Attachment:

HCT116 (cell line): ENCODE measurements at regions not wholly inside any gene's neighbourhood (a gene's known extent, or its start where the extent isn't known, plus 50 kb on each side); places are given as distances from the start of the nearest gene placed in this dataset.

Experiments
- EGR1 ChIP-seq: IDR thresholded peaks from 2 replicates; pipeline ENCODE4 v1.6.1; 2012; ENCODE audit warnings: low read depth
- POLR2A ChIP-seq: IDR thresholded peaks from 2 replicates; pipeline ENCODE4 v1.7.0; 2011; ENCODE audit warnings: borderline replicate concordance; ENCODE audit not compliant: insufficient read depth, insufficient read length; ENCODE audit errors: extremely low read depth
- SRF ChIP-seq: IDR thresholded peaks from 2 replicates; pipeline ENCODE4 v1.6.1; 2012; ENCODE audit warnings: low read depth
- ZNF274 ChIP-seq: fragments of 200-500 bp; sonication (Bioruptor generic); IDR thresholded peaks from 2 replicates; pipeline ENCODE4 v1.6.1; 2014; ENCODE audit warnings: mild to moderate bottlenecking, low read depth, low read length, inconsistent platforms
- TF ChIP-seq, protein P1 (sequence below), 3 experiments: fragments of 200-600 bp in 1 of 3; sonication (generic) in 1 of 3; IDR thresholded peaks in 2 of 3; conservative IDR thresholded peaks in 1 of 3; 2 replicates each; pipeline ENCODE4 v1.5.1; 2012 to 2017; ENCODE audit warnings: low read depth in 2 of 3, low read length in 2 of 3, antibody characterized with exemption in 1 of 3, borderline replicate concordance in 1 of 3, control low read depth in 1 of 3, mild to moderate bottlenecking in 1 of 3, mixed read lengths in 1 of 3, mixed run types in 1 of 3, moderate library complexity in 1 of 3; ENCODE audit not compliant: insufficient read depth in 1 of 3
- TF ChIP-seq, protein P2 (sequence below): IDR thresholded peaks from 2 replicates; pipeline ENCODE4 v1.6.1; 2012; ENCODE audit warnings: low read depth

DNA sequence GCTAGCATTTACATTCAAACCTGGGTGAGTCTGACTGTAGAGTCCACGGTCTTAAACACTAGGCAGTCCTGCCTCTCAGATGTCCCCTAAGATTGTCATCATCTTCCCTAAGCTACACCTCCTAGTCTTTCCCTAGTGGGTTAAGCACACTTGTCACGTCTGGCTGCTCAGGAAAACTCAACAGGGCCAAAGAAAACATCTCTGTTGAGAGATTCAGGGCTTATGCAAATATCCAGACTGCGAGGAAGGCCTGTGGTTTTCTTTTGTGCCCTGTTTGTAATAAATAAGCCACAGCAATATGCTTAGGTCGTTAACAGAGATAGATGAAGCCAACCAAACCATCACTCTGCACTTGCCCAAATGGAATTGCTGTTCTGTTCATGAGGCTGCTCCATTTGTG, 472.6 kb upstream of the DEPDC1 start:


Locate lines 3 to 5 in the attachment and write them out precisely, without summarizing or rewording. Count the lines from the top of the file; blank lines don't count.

- EGR1 ChIP-seq: IDR thresholded peaks from 2 replicates; pipeline ENCODE4 v1.6.1; 2012; ENCODE audit warnings: low read depth
- POLR2A ChIP-seq: IDR thresholded peaks from 2 replicates; pipeline ENCODE4 v1.7.0; 2011; ENCODE audit warnings: borderline replicate concordance; ENCODE audit not compliant: insufficient read depth, insufficient read length; ENCODE audit errors: extremely low read depth
- SRF ChIP-seq: IDR thresholded peaks from 2 replicates; pipeline ENCODE4 v1.6.1; 2012; ENCODE audit warnings: low read depth